L-R: Maria Kanyova and Neil Nelson
Winter Opera St. Louis presents Verdi's Il Trovatore Friday at 8 PM and Sunday at 3 PM, March 4 and 6. Performances take place at The Skip Viragh Center for the Arts at Chaminade College Preparatory School, 425 S. Lindbergh. For more information, visit

My take: We saw the final dress rehearsal of this production on Wednesday, and while there were a few minor technical glitches of the sort one would expect in a final dress, the production looked very solid on the whole. The principal singers—tenor Jorge Pita Carreras as Manrico, soprano Maria Kanyova as Leonora, mezzo Claudia Chapa as Azucena, and baritone Neil Nelson as Count di Luna—all have impressive voices. Ms. Kanyova, Ms. Chapa, and (especially) Mr. Nelson are also fine actors, highly invested in their characters (not always a given in opera, even in these more theatrically aware days). The orchestra sounds great and the Viragh Center is one of the best venues for musical theatre in town.

Held Over:

Beautiful—The Carole King Musical
Photo: Joan Marcus
The Fox Theatre presents Beautiful—The Carole King Musical opening on Tuesday, February 23, and running through March 6. "BEAUTIFUL - The Carole King Musical tells the inspiring true story of King's remarkable rise to stardom, from being part of a hit songwriting team with her husband Gerry Goffin, to her relationship with fellow writers and best friends Cynthia Weil and Barry Mann, to becoming one of the most successful solo acts in popular music history. Along the way, she made more than beautiful music, she wrote the soundtrack to a generation." The Fox is on North Grand in Grand Center. For more information:

My take: Abby Mueller shines in the title role of this bright, fast-paced jukebox musical loosely based on the early years of Carole King's songwriting career, culminating with her emergence as a singer in her own right with her best selling Tapestry LP in 1971. The performers playing pop idols like The Drifters, The Shirelles, Little Eva, and The Righteous Brothers, though, really steal the show. There's just enough plot to keep things going without getting in the way of a nostalgic score that highlights hits by King and her first songwriting partner (and first husband) Gerry Goffin as well as equally well-known tunes by their fellow songwriters at Aldon Music, Barry Mann and Cynthia Weil. Go and enjoy.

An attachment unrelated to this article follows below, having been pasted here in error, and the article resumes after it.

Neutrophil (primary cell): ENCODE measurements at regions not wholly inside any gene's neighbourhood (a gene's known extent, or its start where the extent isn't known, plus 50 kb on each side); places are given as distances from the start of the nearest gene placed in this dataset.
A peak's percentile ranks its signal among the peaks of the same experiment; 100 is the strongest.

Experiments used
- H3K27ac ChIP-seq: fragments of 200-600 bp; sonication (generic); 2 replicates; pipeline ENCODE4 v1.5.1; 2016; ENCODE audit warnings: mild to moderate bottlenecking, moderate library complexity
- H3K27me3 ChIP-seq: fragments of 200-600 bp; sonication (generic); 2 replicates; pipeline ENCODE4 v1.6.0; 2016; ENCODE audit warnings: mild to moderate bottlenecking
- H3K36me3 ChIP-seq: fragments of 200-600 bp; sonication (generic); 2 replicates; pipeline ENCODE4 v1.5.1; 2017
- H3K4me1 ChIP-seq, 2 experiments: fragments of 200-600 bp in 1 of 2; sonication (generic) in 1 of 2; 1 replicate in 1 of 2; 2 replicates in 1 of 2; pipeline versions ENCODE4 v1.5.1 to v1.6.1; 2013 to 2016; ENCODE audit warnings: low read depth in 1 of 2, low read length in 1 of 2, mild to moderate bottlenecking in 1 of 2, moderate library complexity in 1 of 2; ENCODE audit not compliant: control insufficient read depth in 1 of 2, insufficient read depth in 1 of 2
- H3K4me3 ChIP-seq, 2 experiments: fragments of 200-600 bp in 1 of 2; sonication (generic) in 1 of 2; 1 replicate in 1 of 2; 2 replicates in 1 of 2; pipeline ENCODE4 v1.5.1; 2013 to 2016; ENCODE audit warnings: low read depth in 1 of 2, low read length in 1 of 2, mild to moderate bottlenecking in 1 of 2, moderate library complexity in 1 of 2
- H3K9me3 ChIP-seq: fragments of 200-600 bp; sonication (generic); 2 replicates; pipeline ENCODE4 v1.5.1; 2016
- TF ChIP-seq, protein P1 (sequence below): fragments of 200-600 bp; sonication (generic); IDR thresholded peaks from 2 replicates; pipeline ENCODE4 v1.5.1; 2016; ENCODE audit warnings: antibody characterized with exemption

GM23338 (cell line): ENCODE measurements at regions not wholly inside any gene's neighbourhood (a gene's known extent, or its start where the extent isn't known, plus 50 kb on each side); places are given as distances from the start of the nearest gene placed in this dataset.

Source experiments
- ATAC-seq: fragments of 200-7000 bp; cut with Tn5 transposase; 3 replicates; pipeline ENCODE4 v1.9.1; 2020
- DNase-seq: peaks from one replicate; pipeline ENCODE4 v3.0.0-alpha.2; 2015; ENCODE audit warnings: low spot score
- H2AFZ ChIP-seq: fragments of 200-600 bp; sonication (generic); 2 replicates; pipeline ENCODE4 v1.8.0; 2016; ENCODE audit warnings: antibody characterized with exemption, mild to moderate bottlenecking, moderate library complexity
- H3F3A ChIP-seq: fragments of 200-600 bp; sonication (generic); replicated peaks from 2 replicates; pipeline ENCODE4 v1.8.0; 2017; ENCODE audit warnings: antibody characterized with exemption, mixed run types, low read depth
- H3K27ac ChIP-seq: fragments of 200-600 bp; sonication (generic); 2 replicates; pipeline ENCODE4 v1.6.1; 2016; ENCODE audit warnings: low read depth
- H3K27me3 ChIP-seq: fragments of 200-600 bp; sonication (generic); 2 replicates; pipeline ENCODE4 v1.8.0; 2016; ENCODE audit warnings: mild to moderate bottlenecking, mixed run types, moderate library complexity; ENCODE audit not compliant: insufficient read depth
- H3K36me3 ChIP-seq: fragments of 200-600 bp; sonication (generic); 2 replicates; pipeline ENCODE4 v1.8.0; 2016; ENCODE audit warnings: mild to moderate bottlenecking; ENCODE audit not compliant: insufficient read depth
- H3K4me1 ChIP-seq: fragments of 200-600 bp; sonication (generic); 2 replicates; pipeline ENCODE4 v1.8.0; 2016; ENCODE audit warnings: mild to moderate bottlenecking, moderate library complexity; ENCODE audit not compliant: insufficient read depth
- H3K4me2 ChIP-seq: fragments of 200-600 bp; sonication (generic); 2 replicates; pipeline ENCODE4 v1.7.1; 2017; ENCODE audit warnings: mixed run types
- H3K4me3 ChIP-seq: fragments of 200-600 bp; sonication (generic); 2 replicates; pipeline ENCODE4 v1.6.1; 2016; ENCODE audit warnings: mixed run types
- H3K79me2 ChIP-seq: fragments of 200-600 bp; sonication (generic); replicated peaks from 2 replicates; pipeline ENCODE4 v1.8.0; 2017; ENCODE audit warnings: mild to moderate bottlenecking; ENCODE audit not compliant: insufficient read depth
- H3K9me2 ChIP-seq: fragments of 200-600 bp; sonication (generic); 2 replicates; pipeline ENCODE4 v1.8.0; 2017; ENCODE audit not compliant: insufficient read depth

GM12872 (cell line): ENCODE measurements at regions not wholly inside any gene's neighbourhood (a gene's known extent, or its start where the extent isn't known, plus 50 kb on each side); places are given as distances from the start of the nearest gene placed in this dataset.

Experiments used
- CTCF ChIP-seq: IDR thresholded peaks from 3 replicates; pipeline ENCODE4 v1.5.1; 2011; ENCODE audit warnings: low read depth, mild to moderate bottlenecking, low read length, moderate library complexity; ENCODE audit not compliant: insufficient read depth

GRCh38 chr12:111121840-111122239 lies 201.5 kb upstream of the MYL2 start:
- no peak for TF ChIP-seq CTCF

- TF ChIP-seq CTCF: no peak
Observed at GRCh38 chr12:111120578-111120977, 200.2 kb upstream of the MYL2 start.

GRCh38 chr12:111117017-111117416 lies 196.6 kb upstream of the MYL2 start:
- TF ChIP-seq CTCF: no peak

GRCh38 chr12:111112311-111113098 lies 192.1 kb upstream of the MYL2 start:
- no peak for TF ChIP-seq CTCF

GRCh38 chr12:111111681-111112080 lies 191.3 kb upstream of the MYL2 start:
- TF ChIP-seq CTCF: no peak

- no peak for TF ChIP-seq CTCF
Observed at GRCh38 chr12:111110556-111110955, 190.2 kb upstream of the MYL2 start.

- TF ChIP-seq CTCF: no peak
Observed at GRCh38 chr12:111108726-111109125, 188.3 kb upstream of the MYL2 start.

Photo: Peter Wochniak
The Repertory Theatre of St. Louis presents Disgraced by Ayad Akhtar through March 6. "Successful corporate lawyer Amir Kapoor comes from a Pakistani family, but he long ago distanced himself from his roots to embrace life as a slick New Yorker. On course to become a partner at his law firm, Amir's carefully constructed world begins to unravel when unexpected events cause him to question his own beliefs. Raw, turbulent and unsettling, this smart drama reveals hidden attitudes toward modern culture and faith. Winner of the 2013 Pulitzer Prize for Drama." Performances take place on the mainstage at the Loretto-Hlton Center, 130 Edgar Road in Webster Groves, MO. For more information, call 314-968-4925 or visit

My take: The playwright who gave us the brilliant Invisible Hand at the Rep Studio back in 2012 it again with a powerful portrayal of the problems immigrants face, especially when they're part of a demonized and poorly understood minority. How much can you assimilate before you lose your own identity? And is it ever enough for people who will always see you as the "other" no mater what you do or say? We learn from history that we do not learn from history, which makes this a very relevant play these days.